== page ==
Birthday Reviews: Jayge Carr’s “The Lady or the Tiger”

Birthday Reviews: Jayge Carr’s “The Lady or the Tiger”

Cover by Jael
Cover by Jael

Jayge Carr was born Margery Ruth Morgenstern Krueger on July 28, 1940 and died on December 20, 2006.

In addition to her writing career, Carr worked as a nuclear physicist for NASA. Following her death from cancer, her remains were launched into orbit by Celestis.

“The Lady or the Tiger” was published by Charles C. Ryan in the Fall 1993 issue of Aboriginal Science Fiction after the magazine switched formats from a tabloid to a quarto format (standard magazine). The story has not been reprinted.

A missed stop of a city bus puts Alia in danger of being gang raped by a bunch of teenagers. When one of the teenagers momentarily objects, she is rescued by the timely arrival of the police, who take her savior into custody even as the other boys flee. In turn, Alia takes the boy under her wing and applies the Pygmalion treatment to him. However, as is quickly revealed, Alia is not what she appears and the situation is much more complex than anyone could guess.

All of Alia’s actions regarding Benny, as well as her responses to Rod O’Rourke, the police officer who first helped her and later wooed her, seem to be governed by a pair of aliens who are testing the humans. It eventually becomes evident that Alia is one of the aliens, trying to figure out if humans can subvert their own violent tendencies.

The resolution of Alia’s identity to the reader has an interesting impact on the story. Benny’s relationship with her isn’t changed particularly, and the reader still roots for Alia to succeed in changing. Alia’s relationship with O’Rourke, who would seem to be the real subject of the aliens’ test, on the other hands, becomes almost inconsequential, undercutting the emotional impact of the story.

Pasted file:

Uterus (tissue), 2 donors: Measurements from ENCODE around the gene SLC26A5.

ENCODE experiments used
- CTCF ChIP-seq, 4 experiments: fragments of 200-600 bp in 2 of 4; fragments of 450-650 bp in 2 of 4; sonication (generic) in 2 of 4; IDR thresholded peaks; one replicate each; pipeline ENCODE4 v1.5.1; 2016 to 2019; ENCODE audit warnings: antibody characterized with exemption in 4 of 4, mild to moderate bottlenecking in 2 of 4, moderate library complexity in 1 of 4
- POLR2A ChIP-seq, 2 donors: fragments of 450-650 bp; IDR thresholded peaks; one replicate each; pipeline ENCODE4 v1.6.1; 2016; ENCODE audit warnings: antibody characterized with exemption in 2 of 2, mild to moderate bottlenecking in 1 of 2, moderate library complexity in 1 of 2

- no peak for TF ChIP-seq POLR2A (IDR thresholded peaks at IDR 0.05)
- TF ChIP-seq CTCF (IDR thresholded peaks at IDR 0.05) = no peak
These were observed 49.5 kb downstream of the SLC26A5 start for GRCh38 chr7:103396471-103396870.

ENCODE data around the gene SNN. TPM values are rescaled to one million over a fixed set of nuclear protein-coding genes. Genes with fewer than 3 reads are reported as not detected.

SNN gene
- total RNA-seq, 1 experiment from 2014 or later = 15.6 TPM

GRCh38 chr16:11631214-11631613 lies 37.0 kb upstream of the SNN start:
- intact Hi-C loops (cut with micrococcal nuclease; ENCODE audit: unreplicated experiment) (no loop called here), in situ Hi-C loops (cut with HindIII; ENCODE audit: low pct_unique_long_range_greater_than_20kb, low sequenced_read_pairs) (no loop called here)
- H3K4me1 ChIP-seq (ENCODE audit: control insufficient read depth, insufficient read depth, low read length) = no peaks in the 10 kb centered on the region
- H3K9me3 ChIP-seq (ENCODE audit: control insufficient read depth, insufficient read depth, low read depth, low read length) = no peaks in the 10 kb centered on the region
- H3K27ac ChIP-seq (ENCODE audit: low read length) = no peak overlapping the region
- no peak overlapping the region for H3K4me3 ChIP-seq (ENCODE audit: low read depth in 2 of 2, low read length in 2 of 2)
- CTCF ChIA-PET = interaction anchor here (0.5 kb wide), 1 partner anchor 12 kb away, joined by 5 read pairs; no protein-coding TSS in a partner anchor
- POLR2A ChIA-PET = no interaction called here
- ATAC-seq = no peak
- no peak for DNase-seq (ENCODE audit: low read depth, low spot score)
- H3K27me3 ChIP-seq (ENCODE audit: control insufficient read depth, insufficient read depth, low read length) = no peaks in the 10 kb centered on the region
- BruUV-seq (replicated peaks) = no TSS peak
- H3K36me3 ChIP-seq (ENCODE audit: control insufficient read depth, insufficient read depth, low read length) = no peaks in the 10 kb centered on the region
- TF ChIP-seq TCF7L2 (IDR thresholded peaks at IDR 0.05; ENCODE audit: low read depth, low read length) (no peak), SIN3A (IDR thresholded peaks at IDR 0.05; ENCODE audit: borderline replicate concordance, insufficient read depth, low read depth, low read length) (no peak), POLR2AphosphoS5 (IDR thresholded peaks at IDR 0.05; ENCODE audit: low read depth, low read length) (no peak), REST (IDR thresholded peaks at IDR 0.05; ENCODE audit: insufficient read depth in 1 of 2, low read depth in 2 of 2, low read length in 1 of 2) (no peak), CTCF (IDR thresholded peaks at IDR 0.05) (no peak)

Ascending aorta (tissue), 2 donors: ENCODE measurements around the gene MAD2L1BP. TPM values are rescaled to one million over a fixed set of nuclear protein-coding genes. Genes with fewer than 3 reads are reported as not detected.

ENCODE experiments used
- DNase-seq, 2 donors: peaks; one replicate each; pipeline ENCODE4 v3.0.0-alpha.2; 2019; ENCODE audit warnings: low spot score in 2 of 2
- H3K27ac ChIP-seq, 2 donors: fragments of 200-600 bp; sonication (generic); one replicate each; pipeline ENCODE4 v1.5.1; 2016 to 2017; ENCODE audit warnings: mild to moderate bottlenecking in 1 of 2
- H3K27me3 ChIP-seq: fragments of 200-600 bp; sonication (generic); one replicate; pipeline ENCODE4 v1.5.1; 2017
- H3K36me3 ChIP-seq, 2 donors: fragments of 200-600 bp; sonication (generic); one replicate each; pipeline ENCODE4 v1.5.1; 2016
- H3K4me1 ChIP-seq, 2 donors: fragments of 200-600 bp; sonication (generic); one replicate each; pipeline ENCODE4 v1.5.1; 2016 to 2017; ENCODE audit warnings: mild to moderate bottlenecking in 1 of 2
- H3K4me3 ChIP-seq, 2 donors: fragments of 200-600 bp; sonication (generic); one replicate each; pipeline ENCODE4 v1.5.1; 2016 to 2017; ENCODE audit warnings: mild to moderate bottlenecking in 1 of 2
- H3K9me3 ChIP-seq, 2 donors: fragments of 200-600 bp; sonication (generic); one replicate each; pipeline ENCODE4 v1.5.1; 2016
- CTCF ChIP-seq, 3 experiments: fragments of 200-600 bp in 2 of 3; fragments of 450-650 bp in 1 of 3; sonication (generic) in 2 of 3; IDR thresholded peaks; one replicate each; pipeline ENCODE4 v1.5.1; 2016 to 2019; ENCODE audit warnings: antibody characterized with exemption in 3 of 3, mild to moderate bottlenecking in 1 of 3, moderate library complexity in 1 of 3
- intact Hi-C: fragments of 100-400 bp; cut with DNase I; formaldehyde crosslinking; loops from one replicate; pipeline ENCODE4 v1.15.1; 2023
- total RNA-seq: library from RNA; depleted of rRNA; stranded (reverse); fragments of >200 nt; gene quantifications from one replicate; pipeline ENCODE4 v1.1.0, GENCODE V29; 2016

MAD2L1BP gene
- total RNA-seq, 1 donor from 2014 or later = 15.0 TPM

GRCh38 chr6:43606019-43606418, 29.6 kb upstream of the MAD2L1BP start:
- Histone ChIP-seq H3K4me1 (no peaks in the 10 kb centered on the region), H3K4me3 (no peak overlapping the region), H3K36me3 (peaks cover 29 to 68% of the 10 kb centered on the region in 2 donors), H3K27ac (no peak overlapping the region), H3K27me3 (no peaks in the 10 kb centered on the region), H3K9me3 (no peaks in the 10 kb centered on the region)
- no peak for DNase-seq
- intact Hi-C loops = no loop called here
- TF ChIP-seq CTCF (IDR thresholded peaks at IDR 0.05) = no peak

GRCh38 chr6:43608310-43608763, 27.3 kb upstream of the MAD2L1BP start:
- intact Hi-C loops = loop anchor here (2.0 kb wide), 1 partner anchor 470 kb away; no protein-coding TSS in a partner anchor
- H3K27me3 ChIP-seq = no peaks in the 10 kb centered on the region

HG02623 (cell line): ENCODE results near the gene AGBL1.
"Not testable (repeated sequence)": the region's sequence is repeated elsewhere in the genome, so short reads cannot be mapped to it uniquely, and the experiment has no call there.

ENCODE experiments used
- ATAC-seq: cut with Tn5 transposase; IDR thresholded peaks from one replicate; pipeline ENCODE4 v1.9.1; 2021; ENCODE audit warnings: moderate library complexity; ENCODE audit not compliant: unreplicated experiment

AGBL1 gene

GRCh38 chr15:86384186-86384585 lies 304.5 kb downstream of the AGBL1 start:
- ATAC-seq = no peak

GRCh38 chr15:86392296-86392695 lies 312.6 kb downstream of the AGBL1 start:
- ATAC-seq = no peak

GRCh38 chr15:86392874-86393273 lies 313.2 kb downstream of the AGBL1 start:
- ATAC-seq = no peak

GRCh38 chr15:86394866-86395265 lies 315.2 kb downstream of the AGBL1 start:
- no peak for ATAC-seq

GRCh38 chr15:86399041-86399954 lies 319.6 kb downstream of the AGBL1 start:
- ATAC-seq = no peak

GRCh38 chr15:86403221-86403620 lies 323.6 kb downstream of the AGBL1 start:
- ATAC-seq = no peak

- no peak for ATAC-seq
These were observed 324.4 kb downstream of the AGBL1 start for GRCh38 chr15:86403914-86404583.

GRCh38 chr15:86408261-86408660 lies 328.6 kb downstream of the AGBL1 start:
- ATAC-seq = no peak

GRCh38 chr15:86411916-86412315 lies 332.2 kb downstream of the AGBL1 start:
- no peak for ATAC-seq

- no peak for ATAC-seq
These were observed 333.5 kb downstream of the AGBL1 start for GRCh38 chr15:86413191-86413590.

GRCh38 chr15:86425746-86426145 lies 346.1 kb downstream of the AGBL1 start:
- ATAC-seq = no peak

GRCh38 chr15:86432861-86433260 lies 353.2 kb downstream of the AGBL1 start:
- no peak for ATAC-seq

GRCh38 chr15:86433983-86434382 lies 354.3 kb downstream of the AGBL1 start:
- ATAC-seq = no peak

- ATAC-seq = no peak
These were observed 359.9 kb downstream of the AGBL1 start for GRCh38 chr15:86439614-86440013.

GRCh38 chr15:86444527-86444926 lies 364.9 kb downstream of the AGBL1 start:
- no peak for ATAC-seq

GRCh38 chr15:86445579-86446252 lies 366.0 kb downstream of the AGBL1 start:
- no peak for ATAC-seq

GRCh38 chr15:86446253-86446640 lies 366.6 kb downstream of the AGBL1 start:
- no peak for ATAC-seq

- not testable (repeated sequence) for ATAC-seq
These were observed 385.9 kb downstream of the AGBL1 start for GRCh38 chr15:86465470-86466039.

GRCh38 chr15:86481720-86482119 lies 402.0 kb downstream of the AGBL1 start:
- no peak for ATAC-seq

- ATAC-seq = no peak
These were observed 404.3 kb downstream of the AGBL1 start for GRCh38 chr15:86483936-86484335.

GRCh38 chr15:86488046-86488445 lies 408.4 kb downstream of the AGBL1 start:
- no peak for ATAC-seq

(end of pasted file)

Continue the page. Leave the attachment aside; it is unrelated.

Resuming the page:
Reviewed in its only publication in the magazine Aboriginal Science Fiction, edited by Charles C. Ryan, Fall 1993.

Steven H Silver-largeSteven H Silver is a sixteen-time Hugo Award nominee and was the publisher of the Hugo-nominated fanzine Argentus as well as the editor and publisher of ISFiC Press for 8 years. He has also edited books for DAW and NESFA Press. He began publishing short fiction in 2008 and his most recently published story is “Doing Business at Hodputt’s Emporium” in Galaxy’s Edge. Steven has chaired the first Midwest Construction, Windycon three times, and the SFWA Nebula Conference 6 times, as well as serving as the Event Coordinator for SFWA. He was programming chair for Chicon 2000 and Vice Chair of Chicon 7. He has been the news editor for SF Site since 2002.

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Rich Horton

Nice to see some love for Jayge Carr — I really enjoyed her work, and she never got a lot of notice, seemed to me.

Not too many other candidates today — Tim Lebbon, a well regarded horror writer (though I find his work a bit tiresome, exhibit A perhaps in the “I am not a horror reader” evidence pile), and Larry Dixon, and one intriguing candidate: Angelica Gorodischer, whom I will consider …

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